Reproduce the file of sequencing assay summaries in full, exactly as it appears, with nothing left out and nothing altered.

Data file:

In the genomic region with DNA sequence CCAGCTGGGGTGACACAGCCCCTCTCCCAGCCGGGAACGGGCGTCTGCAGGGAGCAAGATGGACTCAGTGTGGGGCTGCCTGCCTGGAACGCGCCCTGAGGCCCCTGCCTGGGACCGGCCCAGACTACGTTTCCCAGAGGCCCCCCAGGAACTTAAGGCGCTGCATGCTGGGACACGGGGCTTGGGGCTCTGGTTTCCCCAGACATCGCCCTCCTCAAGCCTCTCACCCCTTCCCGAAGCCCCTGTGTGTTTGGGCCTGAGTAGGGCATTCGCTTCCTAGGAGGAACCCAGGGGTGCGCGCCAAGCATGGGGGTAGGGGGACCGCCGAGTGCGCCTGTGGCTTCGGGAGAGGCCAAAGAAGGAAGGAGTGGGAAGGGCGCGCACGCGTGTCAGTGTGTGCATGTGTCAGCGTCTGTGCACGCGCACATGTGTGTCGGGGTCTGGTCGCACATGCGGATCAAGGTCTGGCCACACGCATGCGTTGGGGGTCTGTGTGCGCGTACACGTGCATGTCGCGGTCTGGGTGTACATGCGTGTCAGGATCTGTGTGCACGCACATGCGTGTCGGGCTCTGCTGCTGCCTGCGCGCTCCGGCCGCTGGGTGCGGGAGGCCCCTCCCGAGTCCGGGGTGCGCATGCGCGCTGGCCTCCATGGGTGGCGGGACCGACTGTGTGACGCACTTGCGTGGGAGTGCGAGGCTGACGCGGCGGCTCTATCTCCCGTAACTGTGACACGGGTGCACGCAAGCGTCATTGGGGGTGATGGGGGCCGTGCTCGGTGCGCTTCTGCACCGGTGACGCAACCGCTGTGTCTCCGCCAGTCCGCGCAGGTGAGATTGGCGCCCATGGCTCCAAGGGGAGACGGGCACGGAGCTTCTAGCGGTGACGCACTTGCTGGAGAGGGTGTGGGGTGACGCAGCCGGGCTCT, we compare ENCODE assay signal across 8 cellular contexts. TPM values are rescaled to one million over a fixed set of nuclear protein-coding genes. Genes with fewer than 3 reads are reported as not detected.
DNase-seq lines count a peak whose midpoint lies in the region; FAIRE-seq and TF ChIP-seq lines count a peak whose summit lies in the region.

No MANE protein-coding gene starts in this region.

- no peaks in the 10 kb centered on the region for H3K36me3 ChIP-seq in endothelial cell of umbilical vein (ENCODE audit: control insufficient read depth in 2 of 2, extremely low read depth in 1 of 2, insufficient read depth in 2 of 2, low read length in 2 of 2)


In the genomic region with DNA sequence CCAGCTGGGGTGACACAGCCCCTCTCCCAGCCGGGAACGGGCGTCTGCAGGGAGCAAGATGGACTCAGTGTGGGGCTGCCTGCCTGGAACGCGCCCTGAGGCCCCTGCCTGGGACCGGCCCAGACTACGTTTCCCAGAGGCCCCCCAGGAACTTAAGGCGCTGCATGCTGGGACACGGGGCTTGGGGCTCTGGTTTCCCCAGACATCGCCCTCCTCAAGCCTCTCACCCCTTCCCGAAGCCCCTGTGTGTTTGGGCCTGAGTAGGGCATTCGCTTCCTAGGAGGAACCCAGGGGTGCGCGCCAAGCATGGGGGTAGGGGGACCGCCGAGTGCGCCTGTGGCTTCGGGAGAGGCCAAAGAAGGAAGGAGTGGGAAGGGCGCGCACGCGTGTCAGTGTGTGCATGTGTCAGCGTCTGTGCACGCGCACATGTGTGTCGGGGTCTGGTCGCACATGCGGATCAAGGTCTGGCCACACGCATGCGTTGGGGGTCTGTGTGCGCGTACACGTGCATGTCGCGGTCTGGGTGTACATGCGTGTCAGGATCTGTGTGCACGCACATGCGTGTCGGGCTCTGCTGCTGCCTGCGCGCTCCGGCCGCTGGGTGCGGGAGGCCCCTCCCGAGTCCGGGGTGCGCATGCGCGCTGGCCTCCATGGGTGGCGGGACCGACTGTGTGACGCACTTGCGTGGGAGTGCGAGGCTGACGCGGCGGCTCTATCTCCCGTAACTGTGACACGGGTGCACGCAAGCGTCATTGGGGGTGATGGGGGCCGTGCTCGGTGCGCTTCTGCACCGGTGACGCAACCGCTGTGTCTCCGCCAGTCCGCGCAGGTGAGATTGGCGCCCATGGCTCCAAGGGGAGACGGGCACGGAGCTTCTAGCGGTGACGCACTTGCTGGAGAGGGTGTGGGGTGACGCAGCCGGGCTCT, we compare ENCODE assay signal across 8 cellular contexts. TPM values are rescaled to one million over a fixed set of nuclear protein-coding genes. Genes with fewer than 3 reads are reported as not detected.
DNase-seq lines count a peak whose midpoint lies in the region; FAIRE-seq and TF ChIP-seq lines count a peak whose summit lies in the region.

No MANE protein-coding gene starts in this region.

- no peaks in the 10 kb centered on the region for H3K36me3 ChIP-seq in endothelial cell of umbilical vein (ENCODE audit: control insufficient read depth in 2 of 2, extremely low read depth in 1 of 2, insufficient read depth in 2 of 2, low read length in 2 of 2)